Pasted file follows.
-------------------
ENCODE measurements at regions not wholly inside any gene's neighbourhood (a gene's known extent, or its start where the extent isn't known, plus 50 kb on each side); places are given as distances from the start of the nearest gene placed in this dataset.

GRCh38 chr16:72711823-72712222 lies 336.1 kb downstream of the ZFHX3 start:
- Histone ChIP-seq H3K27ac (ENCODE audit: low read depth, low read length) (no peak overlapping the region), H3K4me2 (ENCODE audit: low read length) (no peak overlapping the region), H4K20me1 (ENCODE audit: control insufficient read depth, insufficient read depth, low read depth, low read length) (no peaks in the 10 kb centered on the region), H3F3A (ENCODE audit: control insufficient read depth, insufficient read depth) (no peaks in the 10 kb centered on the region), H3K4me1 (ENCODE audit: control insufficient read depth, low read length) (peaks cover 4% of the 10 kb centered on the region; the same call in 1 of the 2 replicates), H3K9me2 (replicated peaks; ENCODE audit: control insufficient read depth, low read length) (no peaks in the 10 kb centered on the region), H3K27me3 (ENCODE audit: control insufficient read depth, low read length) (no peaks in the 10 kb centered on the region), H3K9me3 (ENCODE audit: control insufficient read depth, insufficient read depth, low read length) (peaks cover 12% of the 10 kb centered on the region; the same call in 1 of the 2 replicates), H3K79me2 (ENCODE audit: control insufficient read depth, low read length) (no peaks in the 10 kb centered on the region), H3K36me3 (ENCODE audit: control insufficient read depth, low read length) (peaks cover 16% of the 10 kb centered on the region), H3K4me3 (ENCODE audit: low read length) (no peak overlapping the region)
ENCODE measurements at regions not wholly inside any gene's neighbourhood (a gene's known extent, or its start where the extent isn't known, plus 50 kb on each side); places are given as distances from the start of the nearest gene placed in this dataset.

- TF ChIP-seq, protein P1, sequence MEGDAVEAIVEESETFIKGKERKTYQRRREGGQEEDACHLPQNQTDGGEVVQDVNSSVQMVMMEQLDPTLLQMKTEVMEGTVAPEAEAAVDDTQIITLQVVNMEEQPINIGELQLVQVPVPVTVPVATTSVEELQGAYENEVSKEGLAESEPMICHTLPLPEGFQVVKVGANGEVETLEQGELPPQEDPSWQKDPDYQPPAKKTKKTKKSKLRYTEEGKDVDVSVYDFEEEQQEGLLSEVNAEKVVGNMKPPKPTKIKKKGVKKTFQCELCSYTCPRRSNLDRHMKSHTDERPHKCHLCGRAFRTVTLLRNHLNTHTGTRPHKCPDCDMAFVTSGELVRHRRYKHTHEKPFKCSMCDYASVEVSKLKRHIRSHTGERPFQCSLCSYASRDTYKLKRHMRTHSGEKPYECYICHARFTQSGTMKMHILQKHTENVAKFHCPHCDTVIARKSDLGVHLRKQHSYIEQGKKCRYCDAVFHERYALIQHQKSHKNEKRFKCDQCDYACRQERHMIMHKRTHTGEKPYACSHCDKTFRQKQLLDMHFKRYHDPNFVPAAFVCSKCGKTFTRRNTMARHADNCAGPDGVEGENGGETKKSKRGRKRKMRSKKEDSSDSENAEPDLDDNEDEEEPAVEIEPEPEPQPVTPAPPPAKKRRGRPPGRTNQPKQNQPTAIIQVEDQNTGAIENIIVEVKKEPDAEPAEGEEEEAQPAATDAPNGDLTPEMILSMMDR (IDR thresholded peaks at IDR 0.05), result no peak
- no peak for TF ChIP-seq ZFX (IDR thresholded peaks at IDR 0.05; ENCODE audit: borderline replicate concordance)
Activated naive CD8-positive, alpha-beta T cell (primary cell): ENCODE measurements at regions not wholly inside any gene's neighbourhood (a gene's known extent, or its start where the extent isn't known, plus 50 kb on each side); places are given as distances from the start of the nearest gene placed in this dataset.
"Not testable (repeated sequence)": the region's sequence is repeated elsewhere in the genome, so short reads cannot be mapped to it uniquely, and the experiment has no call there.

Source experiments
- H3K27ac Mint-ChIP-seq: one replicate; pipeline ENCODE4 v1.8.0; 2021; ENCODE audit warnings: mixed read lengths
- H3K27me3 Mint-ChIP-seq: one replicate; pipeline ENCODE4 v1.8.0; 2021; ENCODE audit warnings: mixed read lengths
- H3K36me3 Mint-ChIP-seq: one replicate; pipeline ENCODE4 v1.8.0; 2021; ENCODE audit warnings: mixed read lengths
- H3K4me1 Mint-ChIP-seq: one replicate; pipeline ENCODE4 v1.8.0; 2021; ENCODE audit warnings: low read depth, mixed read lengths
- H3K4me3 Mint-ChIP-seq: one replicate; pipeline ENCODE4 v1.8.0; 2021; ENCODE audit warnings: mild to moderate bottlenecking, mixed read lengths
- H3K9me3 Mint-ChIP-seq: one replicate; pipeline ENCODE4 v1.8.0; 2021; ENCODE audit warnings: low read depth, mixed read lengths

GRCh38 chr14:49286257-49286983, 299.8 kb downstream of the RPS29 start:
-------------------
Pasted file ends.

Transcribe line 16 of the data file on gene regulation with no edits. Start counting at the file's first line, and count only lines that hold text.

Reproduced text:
GRCh38 chr14:49286257-49286983, 299.8 kb downstream of the RPS29 start: